Statistics Supporting Classical Education
Classical schools are growing in popularity across our country and the world. There are currently 230 classical schools registered with the Association of Classical Christian Schools in the United States. These schools seek to inspire children toward a life-long pursuit of learning which is anchored in pursuing the Creator, as opposed to schools using the National Common Core standards focusing exclusively on the “efficiency” of learning, without any stated goal of education beyond “career and college readiness.” As an educational establishment for children and communities, classical schools champion a higher calling and better vision than mere technical preparedness.
The statistical data recorded on the SAT and ACT charts from the Association of Classical Christian Schools demonstrates the high success rate of students who attend school in a classical Christian environment.
Standardized Test Scores from
The Association of Classical Christian Schools
Christopher Perrin, PhD, is the publisher with Classical Academic Press, and a national leader, author, and speaker for the renewal of classical education. He serves as a consultant to classical charter schools, classical Christian schools, schools converting to the classical model, and homeschool co-ops. He is the director of the Alcuin Fellowship, the co-chair of the Society for Classical Learning, and previously served as a classical school headmaster for ten years.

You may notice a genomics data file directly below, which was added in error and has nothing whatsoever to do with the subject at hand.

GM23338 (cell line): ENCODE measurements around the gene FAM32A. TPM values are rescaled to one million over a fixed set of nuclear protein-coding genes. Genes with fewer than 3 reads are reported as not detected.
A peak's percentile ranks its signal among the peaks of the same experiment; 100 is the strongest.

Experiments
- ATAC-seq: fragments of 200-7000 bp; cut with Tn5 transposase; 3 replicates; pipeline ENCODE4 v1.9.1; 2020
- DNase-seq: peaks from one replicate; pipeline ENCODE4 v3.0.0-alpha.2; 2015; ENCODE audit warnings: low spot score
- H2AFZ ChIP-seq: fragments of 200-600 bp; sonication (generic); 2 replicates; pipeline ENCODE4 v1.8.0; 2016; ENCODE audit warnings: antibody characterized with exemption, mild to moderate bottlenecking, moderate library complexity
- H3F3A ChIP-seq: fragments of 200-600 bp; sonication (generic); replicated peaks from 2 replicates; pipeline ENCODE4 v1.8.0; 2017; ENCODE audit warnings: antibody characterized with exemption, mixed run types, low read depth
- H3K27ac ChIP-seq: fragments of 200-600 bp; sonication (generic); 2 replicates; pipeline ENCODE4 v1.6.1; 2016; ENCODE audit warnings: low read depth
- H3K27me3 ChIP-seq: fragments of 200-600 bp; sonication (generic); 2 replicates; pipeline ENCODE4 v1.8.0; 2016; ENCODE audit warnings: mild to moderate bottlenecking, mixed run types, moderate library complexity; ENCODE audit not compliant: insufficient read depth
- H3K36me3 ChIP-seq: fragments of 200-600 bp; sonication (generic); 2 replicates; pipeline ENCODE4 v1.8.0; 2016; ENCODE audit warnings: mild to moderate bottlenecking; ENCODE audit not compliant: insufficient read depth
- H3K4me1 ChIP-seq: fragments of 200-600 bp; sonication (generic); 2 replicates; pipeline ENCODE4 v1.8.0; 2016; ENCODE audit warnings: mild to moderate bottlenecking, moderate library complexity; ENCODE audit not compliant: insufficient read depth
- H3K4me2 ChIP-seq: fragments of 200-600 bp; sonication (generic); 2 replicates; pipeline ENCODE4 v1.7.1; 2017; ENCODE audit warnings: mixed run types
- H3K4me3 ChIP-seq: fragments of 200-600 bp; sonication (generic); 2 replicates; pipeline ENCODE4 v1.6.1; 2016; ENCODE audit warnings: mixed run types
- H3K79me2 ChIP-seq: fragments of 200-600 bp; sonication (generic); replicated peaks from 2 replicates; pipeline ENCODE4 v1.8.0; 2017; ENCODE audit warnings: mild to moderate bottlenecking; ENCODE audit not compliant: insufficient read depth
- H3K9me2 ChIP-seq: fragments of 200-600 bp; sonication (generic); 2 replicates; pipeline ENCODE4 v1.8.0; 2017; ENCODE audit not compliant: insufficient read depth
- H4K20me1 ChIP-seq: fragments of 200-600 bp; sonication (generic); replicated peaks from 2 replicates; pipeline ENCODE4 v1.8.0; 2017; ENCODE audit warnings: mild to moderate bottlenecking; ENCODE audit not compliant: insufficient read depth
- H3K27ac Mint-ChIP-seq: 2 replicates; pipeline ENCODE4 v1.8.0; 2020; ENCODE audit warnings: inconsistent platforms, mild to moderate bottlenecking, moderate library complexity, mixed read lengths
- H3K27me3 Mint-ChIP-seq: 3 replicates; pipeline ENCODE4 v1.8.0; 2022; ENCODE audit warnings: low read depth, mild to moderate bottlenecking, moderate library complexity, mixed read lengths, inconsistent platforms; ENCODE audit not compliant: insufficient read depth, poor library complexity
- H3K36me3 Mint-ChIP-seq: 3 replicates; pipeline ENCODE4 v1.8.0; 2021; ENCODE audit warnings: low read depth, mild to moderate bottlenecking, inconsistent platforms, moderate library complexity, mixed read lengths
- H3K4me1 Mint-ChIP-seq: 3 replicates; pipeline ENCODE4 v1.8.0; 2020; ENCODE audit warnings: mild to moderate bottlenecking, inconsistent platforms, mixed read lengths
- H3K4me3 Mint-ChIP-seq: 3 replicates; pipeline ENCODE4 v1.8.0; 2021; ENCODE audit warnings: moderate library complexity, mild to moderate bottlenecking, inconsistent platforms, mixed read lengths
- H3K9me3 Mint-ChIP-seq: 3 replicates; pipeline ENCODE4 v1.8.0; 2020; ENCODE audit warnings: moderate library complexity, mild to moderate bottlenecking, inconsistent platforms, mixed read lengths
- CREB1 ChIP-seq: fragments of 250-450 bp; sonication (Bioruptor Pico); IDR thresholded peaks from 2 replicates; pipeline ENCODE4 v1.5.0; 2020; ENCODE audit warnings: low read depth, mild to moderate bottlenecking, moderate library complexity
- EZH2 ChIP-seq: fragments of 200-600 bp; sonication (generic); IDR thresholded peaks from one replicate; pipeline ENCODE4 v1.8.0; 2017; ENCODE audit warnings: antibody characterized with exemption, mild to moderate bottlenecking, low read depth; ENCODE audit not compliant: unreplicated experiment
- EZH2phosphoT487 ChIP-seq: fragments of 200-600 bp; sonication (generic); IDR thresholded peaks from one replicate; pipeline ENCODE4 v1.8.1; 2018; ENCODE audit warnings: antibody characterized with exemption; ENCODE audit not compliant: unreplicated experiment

He reports: “The truth is that classically-educated high school graduates are going to a wide variety of colleges, both Christian and secular. In my experience, these students are competitive and often gain entry into selective colleges, and often receive scholarships. The word is out among many colleges that classical students are generally great students, well-prepared for high-level college work. I know from talking to professors firsthand how this seems to have worked: about ten years ago various colleges began to notice that classically-educated students were excelling at college. K-12 schools (and homeschools) from which these students came where identified as small but rich sources of great students.”